The Carter administration's top economist yesterday made a conciliatory bid for support to a New York business audience in a speech as notable for what he didn't say as what he did say.

Stressing the need for "business-oriented tax reductions," Economic Council Chairman Charles L. Schultze said that one main Carter objective "is to provide a tax and regulatory climate that improves business profitability and encourages capital formation."

But he never mentioned the words "tax reform" or specifics such as an end to special treatment of capital gains - administration proposals that have agiated some elements in the business world.

And he pointedly ommitted references he had been making in a series of recent speeches to the need for a faster growth in the money supply than Federal Reserve Board Chairman Arthur F. Burns had seemed willing to accept.

There was, in fact, no reference at all to monetary policy, which Burns has claimed to be the special responsibility of the Federal Reserve.

Two weeks ago, a White House statement criticizing Fed policy as a threat to recovery -drawn from earlier Schultze speeches - was posted on the press room bulletin board, and brought a sharp rejoinder in a speech from Burns.

Schultze spoke yesterday at the annual conference of Robert Morris AAsociates, a group of bank loan officers.

Schultze said "the state of the economy . . . is good," and prospects for a continued and healthy expansion are bright. But he warned that measures for short-run stimulus had to be blended with longer-run objectives.

The new encouragement to business was only one of four major administration objectives Schultze spelled out. The other three are faster economic growth, eventual budgetary balance, and timing programs to avoid a sense of stop and go in the economy.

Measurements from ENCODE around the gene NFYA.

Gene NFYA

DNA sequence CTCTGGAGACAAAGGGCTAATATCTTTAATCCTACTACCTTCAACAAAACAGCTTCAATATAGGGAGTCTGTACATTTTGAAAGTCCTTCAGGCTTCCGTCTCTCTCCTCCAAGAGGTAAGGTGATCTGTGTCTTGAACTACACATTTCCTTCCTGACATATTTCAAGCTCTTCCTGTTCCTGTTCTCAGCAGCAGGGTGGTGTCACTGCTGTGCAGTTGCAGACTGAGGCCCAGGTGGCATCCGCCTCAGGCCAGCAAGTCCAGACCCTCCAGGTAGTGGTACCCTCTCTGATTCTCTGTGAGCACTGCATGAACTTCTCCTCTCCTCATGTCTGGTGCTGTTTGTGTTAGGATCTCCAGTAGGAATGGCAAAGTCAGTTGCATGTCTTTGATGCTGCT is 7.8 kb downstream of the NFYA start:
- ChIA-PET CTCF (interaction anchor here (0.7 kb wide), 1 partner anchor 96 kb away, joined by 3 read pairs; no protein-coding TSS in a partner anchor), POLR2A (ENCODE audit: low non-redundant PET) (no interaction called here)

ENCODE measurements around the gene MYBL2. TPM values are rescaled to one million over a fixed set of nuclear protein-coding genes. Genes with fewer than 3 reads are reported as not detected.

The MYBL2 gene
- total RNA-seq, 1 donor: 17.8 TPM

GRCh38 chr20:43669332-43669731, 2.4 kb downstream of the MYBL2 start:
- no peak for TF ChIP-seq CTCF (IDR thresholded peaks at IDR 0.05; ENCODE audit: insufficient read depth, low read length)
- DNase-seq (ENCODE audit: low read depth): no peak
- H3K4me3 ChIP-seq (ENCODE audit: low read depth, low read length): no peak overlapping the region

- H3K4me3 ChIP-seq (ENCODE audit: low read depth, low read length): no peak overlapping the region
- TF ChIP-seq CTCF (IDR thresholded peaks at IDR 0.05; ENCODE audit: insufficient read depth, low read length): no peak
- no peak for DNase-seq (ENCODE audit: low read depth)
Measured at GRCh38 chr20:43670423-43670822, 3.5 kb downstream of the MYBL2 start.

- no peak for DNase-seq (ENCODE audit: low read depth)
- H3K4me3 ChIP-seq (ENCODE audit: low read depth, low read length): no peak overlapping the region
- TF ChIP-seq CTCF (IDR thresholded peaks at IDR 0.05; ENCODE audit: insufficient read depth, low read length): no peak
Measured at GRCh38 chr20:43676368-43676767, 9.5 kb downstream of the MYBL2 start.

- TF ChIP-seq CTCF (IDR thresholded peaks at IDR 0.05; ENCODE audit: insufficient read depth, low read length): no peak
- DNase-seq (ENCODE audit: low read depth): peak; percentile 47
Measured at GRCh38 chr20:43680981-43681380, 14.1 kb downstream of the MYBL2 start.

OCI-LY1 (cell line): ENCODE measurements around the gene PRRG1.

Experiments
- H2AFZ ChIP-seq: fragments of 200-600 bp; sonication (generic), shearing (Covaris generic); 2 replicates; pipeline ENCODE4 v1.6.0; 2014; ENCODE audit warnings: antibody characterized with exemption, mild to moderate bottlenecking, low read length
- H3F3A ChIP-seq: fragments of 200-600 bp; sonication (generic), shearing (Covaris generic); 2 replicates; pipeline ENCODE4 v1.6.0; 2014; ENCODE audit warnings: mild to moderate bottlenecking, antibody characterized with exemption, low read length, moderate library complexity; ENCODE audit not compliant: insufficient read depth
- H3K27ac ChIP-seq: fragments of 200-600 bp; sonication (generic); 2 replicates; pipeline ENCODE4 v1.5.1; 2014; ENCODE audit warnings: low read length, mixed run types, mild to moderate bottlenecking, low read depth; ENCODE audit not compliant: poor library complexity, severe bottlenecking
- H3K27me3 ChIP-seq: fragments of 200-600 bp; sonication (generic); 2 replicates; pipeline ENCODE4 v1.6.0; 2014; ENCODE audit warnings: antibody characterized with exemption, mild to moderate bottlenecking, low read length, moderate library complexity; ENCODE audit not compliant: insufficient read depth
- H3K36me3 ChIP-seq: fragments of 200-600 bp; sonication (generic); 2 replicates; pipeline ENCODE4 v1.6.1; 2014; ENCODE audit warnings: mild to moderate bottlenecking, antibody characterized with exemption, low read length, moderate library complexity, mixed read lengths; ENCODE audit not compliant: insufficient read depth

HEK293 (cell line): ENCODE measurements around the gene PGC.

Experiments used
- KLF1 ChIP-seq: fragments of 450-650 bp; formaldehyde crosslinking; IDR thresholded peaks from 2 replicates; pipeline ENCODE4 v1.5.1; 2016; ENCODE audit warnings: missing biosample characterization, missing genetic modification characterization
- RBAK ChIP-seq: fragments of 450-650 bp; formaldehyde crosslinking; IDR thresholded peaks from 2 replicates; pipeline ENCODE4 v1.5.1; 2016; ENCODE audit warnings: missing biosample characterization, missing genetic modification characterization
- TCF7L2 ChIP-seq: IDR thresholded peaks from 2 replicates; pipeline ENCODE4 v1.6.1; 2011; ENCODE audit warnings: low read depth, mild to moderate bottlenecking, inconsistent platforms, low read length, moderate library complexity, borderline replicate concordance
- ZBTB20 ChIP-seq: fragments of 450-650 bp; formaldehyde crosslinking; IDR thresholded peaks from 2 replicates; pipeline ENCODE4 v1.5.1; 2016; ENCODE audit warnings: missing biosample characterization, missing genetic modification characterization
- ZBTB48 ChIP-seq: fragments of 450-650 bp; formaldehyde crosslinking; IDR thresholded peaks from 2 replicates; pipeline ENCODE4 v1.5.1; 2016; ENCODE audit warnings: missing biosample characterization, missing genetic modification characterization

Schultze said the administration approves a steady reduction in personal taxes when the average tax take exceeds 11 per cent of personal income. he estimated that without reductions, taxes in a high-employment economy in 1981 would reach 13 per cent.

This gradually higher tax bite is the result of real income increasing as the economy grows, and inflation pushing taxpayers into higher brackets.

One of the reasons Schultze gave for stressing the need to reduce business taxes and to stimulate business investment is the high "risk premium" attached to investment decisions because of inflation.

Thus, he said, "investment in long-lived construction and other major projects" has lagged, while investment in short-term equipment has boomed. Burns made a similar point in almost identical language in a speech Oct. 26 that criticized the administration.

"The fear that inflation will not be effectively controlled is a key reason for the high risk premiums that businessmen nowadays typically assign to major Investment undertakings." Burns said.

Schultze dealt with the problem of inflation only in a passing phrase, acknowledging that ways must be found to reduce inflationary presures.

In a separate session with Washington Post editors and reporters. Secretary of Commerce Juanita M. Kreps said that although some progress had been made in bringing inflation down, the longer-term outlook is "very glommy."

Kreps said that the economy would need a tax cut next year, because after mid-1978 "some of the stimulus we have injected will be played out by then, and I don't see any source of new spending that would push us back up, unless we have a tax cut or something of the sort."

She suggested the adminisration would be "very sensitive" to performance of the economy in the final quarter of 1977 and the first of 1978 before making final decisions on new economic stimulants.